Archive for September, 2014

19. Peter King – Step on the Gas

Saturday, September 6th, 2014

Back to England for this one. Released on Fasion Records in 1985, it shows how quickly trends moved between Jamaica and the UK, with the top riddims from Jamaica being quickly versioned in the UK to tear up dances on both sides of the Atlantic.

John Eden and Paul Meme featured this track in their excellent UK vs. JA Lyric Maker mix. Paul Meme also wrote about the record in a Pitchfork overview of the fastchat mini-genre:

Peter King: “Step on the Gas” 12″ [Fashion; 1985]
Peter King is widely regarded as being the first UK fast chat MC, but he only appears on a handful of records. The fast chat MCs had something of an obsession with cars (see also Asher Senator’s fantastic “The Original Car Style”) and many of them were, supposedly, merciless second-hand car salesmen. But this record vaporizes all those clichés. One of two 1985 Fashion releases using a re-built, industrial strength, hyper-muscular Sleng Teng (check out the dub of Andrew Paul’s utterly amazing “Who’s Gonna Make the Dance Ram” for further evidence of the incredible heaviosity coming out of UK studios at the time)– Peter King is on devastating form, deploying his rough London accent to tell a remarkably tall story about being chased by the cops in a car full of fast chat stars. And the chorus is so utterly yet inexplicably hooky, too– “step on gas KICK down the accelera – tor”. Love it. –Paul Meme

Jahtari has a bit more on Peter King:

Peter King started off MCing in 1981 as a 19 year old youth at the legendary UK soundsystem Saxon. In those early days he was sparring with the Saxon MC Papa Levy and one of Peter’s first tunes was “Ganja Business A Money Business”. Peter’s
device was that lyrics, instead of just being endless but sensless rhymes, should tell a story even for people to identify with. Peter King is famous and known as the originater of a style – the fast chat style.

In ’82 he was the first MC to do that style with the tune called “Me Neat, Me Sweet”. After mashing it up on Saxon with this tune artists like Smiley Culture, Asher Senator, Tippa Irie or Papa Levy soon adopted the fast chat, wich was getting big all over and quickly spread to Jamaica and influenced jamaican DJ’s a lot. This style is the precursor of today’s drum and bass MCing as well.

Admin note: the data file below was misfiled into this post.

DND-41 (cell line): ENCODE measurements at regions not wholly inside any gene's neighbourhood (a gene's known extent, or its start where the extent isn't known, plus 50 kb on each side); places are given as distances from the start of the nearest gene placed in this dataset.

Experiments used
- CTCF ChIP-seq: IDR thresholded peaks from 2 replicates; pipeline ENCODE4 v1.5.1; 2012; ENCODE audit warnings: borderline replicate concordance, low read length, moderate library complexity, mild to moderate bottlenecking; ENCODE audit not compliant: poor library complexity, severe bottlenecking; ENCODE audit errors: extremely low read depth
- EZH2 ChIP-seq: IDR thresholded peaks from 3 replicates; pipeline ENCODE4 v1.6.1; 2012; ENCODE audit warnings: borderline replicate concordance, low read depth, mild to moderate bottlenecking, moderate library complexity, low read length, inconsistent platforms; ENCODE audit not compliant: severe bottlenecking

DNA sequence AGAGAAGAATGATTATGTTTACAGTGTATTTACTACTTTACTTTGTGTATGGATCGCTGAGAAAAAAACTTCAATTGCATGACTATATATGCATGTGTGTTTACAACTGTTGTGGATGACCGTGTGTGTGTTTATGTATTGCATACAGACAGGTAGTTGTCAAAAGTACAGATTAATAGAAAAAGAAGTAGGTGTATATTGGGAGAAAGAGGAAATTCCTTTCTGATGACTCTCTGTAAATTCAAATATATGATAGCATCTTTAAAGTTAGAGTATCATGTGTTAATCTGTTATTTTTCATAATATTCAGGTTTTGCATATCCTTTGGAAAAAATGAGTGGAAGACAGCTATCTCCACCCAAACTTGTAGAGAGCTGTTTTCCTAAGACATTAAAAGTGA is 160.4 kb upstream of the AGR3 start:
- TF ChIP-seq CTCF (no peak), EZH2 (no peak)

There’s also a good interview on Small Axe with Peter King talking about fastchat.

Not much more to add really, except that the dub version includes an overdub of the James Bond theme tune.

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Vocal:

Version:

Dub:

18. Sugar Minott – Jammin in the Street

Saturday, September 6th, 2014

Sugar Minott was one of the first DJs to have a Sleng Teng vocal released, appearing on King Jammy’s 1985 Sleng Teng Extravaganza pt. 2 with Jam in the Street. The version here, also from 1985, is on Minott’s own Black Roots label. In 1986 he released an album of the same name on the Wackies label, featuring a different version of the title track that departs entirely from the two Sleng Teng cuts.

The vocal cut starts with a bizarre WWII intro with machine gun effects – in this telling, the war seems to start ten years later, “September 1948, Germans recruit their armies”. The machine gun effects and screams continue through out the song, over the same lyrics as on the original Jammy’s version, with Sugar singing about rude boys fighting police in the streets and hoping that the police don’t search his house and find his big bag of weed.

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On the dub side, we get the same “September 1948” intro, and “duggu duggu” machine gun effects interspersed throughout the song, and the odd dive-bombing impression. For me, the original Jammy’s version works better with the harsh picture of ghetto warfare depicted in the lyrics – the WWII sound effects make it all sound a bit cheesy. Still a decent version though, and in any case Sugar Minott is a fantastic singer.

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